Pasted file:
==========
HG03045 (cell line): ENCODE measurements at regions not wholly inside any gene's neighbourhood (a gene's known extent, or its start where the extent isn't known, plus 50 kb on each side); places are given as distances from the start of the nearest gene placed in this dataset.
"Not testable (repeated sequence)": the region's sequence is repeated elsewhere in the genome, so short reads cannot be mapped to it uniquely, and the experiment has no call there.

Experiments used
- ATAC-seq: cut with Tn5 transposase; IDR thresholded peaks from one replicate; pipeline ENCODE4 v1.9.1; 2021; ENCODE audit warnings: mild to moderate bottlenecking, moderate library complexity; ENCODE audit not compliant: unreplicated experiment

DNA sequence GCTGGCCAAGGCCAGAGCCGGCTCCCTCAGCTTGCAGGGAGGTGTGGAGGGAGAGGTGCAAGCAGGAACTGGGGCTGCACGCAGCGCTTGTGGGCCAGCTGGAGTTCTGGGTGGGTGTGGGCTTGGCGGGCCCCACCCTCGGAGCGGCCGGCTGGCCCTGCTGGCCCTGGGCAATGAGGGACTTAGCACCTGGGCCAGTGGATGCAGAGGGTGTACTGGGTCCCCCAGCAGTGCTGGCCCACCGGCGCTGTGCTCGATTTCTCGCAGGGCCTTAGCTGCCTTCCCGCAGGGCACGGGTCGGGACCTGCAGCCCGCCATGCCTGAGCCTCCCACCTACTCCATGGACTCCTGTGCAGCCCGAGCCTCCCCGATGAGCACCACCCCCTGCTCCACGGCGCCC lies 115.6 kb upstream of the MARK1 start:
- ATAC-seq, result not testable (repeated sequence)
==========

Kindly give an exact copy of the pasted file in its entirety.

HG03045 (cell line): ENCODE measurements at regions not wholly inside any gene's neighbourhood (a gene's known extent, or its start where the extent isn't known, plus 50 kb on each side); places are given as distances from the start of the nearest gene placed in this dataset.
"Not testable (repeated sequence)": the region's sequence is repeated elsewhere in the genome, so short reads cannot be mapped to it uniquely, and the experiment has no call there.

Experiments used
- ATAC-seq: cut with Tn5 transposase; IDR thresholded peaks from one replicate; pipeline ENCODE4 v1.9.1; 2021; ENCODE audit warnings: mild to moderate bottlenecking, moderate library complexity; ENCODE audit not compliant: unreplicated experiment

DNA sequence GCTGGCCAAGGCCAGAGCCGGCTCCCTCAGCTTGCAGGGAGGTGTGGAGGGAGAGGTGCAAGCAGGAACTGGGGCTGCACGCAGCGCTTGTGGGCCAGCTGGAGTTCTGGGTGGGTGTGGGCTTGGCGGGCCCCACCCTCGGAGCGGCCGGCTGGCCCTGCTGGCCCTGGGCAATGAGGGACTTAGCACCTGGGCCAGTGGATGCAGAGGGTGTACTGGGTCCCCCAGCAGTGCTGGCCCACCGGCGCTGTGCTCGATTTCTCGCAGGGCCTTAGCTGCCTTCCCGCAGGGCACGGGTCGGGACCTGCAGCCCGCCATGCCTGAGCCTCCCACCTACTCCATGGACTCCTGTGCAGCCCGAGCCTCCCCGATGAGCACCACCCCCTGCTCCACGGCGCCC lies 115.6 kb upstream of the MARK1 start:
- ATAC-seq, result not testable (repeated sequence)